The Toronto Star reports this evening, “Creeping privatization and individualism in Canadian politics could destroy the country’s public health-care system, warns former Saskatchewan premier Roy Romanow. In a speech Wednesday evening to the Canadian Health Coalition in Ottawa, Romanow decried a ‘palpable momentum toward individualism, decentralization and privatization’ in Canada. …Citing a Nanos poll released last week, Romanow said a record 94 per cent of Canadians support public health care — and called on Canadians to continue their demand for a universal, public insurance model.”
“In his speech, Romanow listed a number of issues he said remain central to the Canadian health-care reform debate — universal, public health care, a focus on total health-care costs, decreasing wait times for care, and preventing illness and disease among them. …He (also) called for increased federal funding for community health centres across the country and a national home-care strategy so that more Canadians can be treated at home. ”
Council of Canadians health care campaigner Adrienne Silnicki notes in an e-mail this hour, “Chapter activists, Board members and I are at the Chateau Laurier listening to Roy Romanow, Marc-Andre Gagnon, Natalie Mehra, Diana Gibson, Michael Rachlis, Allan Maslove, Saideh Khadir, John Abbot, and Andre Picard. Amazing panel talks, standing room only crowd.” In a recent blog, Silnicki wrote, “On Thursday, December 1st the Council will join the Canadian Health Coalition and other pro-Medicare groups to lobby 100+ Members of Parliment on Parliament Hill. We will be asking MPs to voice their support to protect and stregthen Medicare.”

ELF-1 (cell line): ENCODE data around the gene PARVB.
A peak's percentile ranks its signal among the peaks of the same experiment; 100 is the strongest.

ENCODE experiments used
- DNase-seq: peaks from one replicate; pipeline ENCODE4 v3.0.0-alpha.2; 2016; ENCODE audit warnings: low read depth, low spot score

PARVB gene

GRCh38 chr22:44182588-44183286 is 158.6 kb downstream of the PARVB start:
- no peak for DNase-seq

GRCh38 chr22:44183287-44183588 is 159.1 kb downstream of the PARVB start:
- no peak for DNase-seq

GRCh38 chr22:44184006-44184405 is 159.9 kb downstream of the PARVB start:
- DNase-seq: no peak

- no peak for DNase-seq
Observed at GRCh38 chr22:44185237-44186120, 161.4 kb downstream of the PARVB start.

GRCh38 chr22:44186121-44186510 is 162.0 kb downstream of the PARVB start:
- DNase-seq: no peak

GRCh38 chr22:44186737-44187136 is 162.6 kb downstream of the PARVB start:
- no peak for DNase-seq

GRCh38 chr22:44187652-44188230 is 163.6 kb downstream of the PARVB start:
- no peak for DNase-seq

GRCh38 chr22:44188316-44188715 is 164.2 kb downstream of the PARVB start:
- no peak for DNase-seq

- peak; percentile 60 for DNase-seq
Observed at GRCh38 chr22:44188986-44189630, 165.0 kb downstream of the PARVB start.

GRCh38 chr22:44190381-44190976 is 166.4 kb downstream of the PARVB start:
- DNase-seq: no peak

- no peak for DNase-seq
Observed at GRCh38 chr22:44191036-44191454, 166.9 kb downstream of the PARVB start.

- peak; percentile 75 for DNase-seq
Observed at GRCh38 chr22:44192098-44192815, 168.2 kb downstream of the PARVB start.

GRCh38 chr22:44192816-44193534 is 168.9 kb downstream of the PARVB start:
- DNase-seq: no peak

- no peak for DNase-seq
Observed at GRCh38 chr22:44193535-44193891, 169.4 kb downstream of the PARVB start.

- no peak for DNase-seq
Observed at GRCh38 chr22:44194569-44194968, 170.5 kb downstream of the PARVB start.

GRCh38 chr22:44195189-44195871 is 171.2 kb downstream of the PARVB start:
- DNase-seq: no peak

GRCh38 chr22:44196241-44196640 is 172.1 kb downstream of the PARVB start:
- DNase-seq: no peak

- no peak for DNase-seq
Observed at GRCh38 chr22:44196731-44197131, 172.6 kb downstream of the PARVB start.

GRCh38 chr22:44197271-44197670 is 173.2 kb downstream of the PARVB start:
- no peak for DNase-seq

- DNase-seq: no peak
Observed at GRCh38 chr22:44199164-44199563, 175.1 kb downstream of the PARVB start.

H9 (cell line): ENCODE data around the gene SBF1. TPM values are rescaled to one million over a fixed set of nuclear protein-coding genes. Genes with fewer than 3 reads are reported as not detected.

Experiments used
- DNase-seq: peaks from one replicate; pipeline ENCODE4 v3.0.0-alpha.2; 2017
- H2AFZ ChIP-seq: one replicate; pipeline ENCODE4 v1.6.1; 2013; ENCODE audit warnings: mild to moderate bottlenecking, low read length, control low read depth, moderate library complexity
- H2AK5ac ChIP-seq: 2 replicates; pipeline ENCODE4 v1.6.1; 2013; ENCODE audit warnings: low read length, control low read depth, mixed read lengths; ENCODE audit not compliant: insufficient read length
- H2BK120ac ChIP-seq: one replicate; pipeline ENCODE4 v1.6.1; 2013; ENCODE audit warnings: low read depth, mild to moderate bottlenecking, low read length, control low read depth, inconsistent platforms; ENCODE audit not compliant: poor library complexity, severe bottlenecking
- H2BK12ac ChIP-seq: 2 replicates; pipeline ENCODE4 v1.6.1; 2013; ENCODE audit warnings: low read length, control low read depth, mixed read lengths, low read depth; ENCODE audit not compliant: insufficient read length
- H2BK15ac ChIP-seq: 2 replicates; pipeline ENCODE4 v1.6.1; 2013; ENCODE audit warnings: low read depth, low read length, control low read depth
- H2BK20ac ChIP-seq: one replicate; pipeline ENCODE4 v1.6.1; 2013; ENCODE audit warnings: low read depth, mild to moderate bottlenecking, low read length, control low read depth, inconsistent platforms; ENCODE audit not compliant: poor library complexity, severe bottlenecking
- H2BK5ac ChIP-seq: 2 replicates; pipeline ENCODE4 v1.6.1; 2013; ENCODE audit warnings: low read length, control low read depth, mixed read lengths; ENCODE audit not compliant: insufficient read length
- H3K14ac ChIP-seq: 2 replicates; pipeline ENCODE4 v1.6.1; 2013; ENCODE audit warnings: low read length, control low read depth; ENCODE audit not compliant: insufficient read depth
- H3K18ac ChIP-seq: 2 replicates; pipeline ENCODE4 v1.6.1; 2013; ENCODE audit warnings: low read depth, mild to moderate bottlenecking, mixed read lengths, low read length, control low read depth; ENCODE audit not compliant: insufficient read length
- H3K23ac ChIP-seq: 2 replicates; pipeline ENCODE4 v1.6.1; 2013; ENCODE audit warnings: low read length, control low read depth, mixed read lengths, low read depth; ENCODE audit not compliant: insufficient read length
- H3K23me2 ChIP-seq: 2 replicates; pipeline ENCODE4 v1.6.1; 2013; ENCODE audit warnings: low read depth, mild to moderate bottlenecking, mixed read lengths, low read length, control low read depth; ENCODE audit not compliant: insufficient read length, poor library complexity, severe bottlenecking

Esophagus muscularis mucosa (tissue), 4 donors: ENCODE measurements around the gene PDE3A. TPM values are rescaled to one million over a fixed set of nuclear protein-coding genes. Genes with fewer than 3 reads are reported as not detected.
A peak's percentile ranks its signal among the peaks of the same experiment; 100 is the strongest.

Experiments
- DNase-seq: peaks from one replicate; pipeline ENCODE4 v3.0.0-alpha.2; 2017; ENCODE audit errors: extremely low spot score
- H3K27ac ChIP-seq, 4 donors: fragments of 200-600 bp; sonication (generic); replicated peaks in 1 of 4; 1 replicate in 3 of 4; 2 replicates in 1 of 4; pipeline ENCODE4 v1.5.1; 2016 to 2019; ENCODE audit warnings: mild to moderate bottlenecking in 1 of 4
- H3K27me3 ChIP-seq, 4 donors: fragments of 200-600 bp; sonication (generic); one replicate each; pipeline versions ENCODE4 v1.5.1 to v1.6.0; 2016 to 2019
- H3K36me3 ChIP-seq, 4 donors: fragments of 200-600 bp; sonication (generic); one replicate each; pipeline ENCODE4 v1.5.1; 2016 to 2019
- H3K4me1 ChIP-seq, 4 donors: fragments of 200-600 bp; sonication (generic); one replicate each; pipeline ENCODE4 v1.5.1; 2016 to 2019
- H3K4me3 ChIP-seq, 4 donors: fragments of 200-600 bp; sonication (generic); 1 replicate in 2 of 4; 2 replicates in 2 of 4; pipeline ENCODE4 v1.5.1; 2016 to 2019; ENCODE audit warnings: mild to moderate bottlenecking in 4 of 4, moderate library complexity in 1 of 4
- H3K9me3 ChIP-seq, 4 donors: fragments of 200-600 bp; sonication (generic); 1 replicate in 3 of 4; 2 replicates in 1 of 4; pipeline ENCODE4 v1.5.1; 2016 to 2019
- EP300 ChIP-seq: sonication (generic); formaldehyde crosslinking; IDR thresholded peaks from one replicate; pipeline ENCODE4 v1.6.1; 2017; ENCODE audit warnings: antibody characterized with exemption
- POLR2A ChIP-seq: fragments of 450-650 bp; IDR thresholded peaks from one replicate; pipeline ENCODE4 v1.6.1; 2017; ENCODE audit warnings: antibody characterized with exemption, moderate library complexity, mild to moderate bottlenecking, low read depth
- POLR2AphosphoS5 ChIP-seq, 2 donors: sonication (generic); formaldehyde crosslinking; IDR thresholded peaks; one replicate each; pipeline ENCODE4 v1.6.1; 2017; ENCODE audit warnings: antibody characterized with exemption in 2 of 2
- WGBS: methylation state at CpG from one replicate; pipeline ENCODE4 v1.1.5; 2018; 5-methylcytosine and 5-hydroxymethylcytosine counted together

Postmedia News adds, “Romanow’s appearance at the symposium comes a week after the federal government and officials from the provinces and territories began talks (in Halifax) on changes to the 2004 Health Accord, which is set to expire in 2014. He said there are ‘two fundamentally competing visions’ for how the future of health care in Canada will look. He said one view — that of a private system — sees health care as a ‘commodity’, while insisting the public system is ‘grounded on the Canadian values of fairness, equity, compassion and collective action’.” To read about the Council of Canadians intervention at that federal-provincial conference in Halifax, please see http://canadians.org/blog/?p=11868 and http://canadians.org/blog/?p=12212.